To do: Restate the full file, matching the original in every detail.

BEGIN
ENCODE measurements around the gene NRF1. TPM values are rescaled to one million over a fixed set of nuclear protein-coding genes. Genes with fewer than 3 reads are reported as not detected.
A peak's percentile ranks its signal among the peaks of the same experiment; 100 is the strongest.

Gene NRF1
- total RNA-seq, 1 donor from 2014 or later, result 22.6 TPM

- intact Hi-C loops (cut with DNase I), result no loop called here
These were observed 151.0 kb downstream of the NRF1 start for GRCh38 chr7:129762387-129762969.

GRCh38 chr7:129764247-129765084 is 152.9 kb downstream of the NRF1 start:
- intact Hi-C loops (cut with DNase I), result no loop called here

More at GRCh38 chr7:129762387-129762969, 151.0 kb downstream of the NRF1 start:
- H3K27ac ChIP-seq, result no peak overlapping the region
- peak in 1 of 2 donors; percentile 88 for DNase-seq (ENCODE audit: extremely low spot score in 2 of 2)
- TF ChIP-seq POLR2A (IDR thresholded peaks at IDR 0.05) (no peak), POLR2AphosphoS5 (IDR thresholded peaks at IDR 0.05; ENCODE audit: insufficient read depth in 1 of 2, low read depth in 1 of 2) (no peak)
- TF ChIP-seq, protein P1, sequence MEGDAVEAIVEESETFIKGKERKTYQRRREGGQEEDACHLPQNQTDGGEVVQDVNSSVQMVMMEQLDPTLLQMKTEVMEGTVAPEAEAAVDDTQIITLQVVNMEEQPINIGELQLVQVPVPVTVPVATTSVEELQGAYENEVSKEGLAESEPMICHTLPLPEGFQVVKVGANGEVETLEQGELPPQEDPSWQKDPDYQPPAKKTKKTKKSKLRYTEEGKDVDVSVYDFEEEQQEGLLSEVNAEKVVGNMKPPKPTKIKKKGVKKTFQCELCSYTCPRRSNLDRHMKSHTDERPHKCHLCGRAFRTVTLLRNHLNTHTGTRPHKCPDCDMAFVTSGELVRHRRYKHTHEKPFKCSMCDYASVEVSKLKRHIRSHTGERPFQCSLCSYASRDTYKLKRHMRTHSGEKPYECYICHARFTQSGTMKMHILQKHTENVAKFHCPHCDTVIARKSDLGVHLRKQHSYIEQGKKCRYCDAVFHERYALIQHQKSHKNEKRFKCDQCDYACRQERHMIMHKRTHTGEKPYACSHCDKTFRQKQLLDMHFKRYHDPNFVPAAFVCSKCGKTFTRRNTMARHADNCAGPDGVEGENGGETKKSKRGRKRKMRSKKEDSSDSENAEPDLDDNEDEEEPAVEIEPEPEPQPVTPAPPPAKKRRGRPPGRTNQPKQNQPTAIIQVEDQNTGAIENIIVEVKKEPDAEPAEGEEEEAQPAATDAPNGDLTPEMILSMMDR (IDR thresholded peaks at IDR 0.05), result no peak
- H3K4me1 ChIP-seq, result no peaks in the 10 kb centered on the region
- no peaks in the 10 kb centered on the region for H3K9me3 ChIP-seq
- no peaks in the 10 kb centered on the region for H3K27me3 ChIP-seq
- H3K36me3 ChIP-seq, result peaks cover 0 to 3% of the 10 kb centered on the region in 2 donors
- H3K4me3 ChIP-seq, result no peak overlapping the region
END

ENCODE measurements around the gene NRF1. TPM values are rescaled to one million over a fixed set of nuclear protein-coding genes. Genes with fewer than 3 reads are reported as not detected.
A peak's percentile ranks its signal among the peaks of the same experiment; 100 is the strongest.

Gene NRF1
- total RNA-seq, 1 donor from 2014 or later, result 22.6 TPM

- intact Hi-C loops (cut with DNase I), result no loop called here
These were observed 151.0 kb downstream of the NRF1 start for GRCh38 chr7:129762387-129762969.

GRCh38 chr7:129764247-129765084 is 152.9 kb downstream of the NRF1 start:
- intact Hi-C loops (cut with DNase I), result no loop called here

More at GRCh38 chr7:129762387-129762969, 151.0 kb downstream of the NRF1 start:
- H3K27ac ChIP-seq, result no peak overlapping the region
- peak in 1 of 2 donors; percentile 88 for DNase-seq (ENCODE audit: extremely low spot score in 2 of 2)
- TF ChIP-seq POLR2A (IDR thresholded peaks at IDR 0.05) (no peak), POLR2AphosphoS5 (IDR thresholded peaks at IDR 0.05; ENCODE audit: insufficient read depth in 1 of 2, low read depth in 1 of 2) (no peak)
- TF ChIP-seq, protein P1, sequence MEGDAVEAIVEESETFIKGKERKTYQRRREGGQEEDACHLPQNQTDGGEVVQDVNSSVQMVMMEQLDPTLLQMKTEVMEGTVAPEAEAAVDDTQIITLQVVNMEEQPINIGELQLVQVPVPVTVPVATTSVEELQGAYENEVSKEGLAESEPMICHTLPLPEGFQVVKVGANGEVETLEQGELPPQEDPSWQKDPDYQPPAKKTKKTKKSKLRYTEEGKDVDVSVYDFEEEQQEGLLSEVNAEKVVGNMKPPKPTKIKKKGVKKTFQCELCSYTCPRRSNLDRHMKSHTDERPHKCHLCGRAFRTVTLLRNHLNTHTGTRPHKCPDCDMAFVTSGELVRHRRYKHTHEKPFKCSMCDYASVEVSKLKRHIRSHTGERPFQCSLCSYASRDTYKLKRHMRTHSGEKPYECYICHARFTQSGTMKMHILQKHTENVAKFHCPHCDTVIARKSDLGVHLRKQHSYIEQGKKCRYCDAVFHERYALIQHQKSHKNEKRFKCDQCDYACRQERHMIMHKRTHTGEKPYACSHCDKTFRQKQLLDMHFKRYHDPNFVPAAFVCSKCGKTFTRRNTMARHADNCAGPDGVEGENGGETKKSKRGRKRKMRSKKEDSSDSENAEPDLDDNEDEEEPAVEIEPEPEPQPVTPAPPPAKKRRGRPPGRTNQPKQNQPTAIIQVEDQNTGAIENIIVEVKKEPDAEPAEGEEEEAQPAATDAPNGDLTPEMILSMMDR (IDR thresholded peaks at IDR 0.05), result no peak
- H3K4me1 ChIP-seq, result no peaks in the 10 kb centered on the region
- no peaks in the 10 kb centered on the region for H3K9me3 ChIP-seq
- no peaks in the 10 kb centered on the region for H3K27me3 ChIP-seq
- H3K36me3 ChIP-seq, result peaks cover 0 to 3% of the 10 kb centered on the region in 2 donors
- H3K4me3 ChIP-seq, result no peak overlapping the region